Part 3: Did Whitehead fly? The first-in-flight dogfight continues

Those who believe they have proven that Gustave Whitehead flew before the Wright Brothers got off the ground are now in a war of words with the Smithsonian Institute.

The researcher whose findings led Jane’s All the World’s Aircraft, an influential aviation publication, to deem that Whitehead’s flights in southwestern Connecticut preceded the Wright Brothers has responded to the Smithsonian’s rejection and criticism of both his research and the stance taken by Jane’s.

Meanwhile, the daughter of one of Whitehead’s earliest advocates is sending a letter to the Smithsonian asking that the museum’s contract stipulating the Wrights be recognized as first in flight be dissolved.

Whitehead was a German immigrant inventor who lived in the Bridgeport, Conn. area, and his supporters think he was first to fly a plane in August 1901. Orville and Wilbur Wright have mostly been credited with this feat in December 1903 on the North Carolina coast.

The decision by Jane’s

In the latest edition of Jane’s, Editor Paul Jackson cited several reasons for recognizing Whitehead based on new analysis of a photo uncovered by researcher John Brown, and the existence of the contract between the Wright family and the Smithsonian that forbids acknowledgment of a flight before Kitty Hawk if the museum wishes to keep the Wright Flyer.

Jane’s is an annual aviation publication that is considered an authority in its field. It is often called the bible of aviation.

Thomas Crouch, senior aeronautics curator for the Smithsonian National Air & Space Museum, steadfastly insists that the Wright Brothers were unquestionably first in an essay subtitled, “A Fresh Look at the Evidence,” which is posted on his blog.

Crouch called Brown’s research “biased and unsupported,” and wrote that Jackson “would have been well advised to take a look at the historical record of the case, and not make his decision based on a flawed website.”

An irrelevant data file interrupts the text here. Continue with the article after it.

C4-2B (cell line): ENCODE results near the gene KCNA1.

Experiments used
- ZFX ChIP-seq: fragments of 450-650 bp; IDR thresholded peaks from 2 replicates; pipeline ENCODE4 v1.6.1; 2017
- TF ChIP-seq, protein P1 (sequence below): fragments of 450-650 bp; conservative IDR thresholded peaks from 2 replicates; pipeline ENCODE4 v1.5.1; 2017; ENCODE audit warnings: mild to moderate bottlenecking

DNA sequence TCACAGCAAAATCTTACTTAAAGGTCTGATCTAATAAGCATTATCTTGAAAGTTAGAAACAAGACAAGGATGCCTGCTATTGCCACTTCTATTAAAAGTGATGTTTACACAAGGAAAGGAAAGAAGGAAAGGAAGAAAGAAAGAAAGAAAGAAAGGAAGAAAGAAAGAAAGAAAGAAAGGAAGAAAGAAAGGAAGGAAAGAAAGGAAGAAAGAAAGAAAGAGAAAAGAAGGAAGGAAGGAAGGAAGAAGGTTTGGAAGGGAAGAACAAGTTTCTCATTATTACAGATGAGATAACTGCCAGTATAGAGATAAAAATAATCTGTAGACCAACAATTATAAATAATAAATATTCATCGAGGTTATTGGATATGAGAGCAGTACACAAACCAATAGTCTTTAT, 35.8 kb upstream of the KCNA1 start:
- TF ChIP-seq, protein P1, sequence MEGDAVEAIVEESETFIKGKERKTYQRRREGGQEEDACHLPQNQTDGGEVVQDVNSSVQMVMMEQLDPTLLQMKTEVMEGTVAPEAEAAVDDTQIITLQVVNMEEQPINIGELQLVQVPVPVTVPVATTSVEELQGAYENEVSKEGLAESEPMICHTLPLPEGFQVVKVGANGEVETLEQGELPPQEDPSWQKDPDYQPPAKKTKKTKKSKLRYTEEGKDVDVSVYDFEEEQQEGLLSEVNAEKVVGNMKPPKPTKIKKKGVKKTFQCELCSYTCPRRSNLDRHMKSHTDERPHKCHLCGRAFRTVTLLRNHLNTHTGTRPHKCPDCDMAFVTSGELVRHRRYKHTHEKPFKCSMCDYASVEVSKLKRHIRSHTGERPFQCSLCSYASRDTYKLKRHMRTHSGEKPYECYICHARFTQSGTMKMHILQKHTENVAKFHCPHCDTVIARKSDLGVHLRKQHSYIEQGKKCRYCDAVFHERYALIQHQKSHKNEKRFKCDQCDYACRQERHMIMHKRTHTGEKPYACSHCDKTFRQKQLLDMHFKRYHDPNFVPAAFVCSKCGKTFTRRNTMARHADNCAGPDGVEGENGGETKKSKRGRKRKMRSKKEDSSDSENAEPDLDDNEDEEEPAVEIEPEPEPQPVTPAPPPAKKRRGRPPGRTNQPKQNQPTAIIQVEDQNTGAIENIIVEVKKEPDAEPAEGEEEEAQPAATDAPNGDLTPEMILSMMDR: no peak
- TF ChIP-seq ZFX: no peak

Brown is an Australian researcher who works in the aviation industry in Germany.

The photo in question

The original version of the photo that forms the basis for Brown’s conclusion and the change in direction by Jane’s is in a collection curated by Crouch.

“When we spoke in your office last year, you told me you were the only historian ever to have been allowed to view the entire Hammer Collection. And on your Institute’s website, it clearly states the photo is not accessible to researchers,” Brown wrote in an open letter to Crouch.

Brown wrote that he thought “many” people expected that he and his forensic photography experts would be invited to view the photo in question, which Brown said shows Whitehead aloft in his No. 21.

“Instead, you recited — verbatim — Orville Wright’s denunciation of Whitehead which appeared 68 years ago in US Air Service Magazine, calling it a ‘fresh look’ and referring to my website as ‘flawed’,” Brown wrote. “What easier way would there have been for you to show how ‘flawed’ my conclusions are than to allow me to examine the photo?”

Smithsonian response

Crouch responded March 26 with his own open letter to Brown, saying that Brown would — and could — have had access to the photo.

“Had you bothered to ask to see the image in question, our archivists would have provided you with the original 14-inch by 16-inch print of that photo. The large print in poor condition is nothing more than an enlargement of the original, and no doubt lacks the clarity of the original and contains distortions,” Crouch wrote.

He added that Brown could have access to the best copy of the photo.

Crouch has said the photo cited by Brown is not clear enough, and that it likely shows Whitehead aloft in one of his gliders and not a powered craft.

“I might add parenthetically that the Wrights began taking crystal clear photos of their machines in the air from the time of their first trip to the Outer Banks in 1900 through the end of their initial experimental work in the fall of 1905,” Crouch wrote.

Questioning when photo was taken

Crouch, citing a 1902 letter from Whitehead to American Inventor, raises issue with Brown linking the image he insists shows Whitehead aloft in his aircraft No. 21 on Aug. 14, 1901. In that letter, Whitehead wrote that he intended to have photos taken of his No. 22 taken in spring of 1902.